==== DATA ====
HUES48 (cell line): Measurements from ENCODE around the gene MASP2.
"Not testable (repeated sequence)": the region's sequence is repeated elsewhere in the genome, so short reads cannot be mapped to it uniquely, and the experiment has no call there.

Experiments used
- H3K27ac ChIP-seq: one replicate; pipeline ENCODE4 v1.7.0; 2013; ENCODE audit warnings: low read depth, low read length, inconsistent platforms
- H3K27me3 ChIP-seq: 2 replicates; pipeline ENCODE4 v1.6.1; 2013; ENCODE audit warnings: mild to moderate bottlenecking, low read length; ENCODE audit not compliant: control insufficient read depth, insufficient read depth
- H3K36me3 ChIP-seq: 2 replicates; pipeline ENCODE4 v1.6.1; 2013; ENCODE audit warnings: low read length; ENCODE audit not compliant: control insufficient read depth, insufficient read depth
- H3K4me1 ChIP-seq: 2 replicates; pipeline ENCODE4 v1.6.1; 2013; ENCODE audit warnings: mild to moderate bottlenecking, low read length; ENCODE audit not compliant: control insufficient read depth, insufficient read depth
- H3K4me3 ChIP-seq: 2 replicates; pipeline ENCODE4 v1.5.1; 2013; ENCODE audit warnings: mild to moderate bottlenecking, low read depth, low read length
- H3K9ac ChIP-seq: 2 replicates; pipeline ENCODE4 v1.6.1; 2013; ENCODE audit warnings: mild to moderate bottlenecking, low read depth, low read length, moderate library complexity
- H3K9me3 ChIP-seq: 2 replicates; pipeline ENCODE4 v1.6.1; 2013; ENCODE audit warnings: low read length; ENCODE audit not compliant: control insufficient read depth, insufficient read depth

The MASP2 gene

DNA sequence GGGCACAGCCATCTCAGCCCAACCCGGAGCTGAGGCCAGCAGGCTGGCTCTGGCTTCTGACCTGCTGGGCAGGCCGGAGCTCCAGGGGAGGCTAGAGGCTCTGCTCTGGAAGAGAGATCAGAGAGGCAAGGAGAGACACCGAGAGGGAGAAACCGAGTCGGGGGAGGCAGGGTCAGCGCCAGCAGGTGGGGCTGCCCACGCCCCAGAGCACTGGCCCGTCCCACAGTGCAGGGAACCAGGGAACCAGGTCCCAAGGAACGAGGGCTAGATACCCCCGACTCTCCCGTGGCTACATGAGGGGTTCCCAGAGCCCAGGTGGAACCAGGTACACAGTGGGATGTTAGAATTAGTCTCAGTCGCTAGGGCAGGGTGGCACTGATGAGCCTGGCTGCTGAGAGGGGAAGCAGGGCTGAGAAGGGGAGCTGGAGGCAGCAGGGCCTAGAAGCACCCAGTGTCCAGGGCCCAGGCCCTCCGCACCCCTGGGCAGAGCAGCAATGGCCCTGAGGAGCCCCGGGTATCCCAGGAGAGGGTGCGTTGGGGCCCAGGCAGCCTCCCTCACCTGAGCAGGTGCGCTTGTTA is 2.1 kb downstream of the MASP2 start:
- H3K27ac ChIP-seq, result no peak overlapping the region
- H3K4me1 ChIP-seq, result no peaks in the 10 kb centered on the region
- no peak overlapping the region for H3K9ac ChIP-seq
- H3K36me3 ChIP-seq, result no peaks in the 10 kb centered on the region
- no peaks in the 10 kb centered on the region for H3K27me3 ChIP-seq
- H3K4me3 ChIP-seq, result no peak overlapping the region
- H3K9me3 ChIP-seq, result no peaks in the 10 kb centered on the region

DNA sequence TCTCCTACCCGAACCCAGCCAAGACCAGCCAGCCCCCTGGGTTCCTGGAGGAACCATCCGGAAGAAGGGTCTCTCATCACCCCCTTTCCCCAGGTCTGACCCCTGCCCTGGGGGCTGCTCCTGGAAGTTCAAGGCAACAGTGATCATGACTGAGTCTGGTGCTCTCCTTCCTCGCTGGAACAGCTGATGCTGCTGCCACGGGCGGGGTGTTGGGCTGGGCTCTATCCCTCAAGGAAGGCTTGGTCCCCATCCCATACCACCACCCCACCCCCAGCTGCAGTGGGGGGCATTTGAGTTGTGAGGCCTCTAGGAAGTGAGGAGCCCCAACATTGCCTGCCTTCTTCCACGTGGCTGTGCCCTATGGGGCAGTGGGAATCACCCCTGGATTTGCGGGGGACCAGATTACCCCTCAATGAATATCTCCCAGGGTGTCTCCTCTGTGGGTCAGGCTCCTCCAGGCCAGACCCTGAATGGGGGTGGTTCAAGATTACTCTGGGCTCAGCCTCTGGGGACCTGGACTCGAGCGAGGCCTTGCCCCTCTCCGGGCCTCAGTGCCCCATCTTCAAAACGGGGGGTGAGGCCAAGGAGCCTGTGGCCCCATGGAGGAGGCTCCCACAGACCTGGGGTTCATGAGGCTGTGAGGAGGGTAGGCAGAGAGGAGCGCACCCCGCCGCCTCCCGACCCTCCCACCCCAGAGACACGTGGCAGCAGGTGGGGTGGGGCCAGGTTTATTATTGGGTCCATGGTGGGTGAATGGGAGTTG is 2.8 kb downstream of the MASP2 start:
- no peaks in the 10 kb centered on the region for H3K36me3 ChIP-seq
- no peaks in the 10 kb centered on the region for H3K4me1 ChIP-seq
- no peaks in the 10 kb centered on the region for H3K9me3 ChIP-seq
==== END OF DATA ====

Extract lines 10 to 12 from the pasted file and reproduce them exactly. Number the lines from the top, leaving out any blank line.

- H3K9me3 ChIP-seq: 2 replicates; pipeline ENCODE4 v1.6.1; 2013; ENCODE audit warnings: low read length; ENCODE audit not compliant: control insufficient read depth, insufficient read depth

The MASP2 gene

DNA sequence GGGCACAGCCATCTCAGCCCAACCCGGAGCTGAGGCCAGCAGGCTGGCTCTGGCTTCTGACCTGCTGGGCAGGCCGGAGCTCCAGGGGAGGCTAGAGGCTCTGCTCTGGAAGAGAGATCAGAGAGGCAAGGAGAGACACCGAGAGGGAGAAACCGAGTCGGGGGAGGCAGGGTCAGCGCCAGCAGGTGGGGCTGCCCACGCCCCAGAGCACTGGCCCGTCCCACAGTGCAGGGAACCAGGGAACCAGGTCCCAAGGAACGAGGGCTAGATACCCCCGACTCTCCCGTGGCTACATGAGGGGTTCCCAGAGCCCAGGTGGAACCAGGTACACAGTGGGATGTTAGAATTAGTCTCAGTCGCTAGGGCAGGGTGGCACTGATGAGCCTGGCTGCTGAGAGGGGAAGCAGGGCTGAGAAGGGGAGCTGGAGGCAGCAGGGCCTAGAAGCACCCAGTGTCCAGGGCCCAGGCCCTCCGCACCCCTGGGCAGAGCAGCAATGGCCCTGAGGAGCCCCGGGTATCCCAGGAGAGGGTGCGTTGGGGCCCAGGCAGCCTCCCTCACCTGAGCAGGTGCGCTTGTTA is 2.1 kb downstream of the MASP2 start: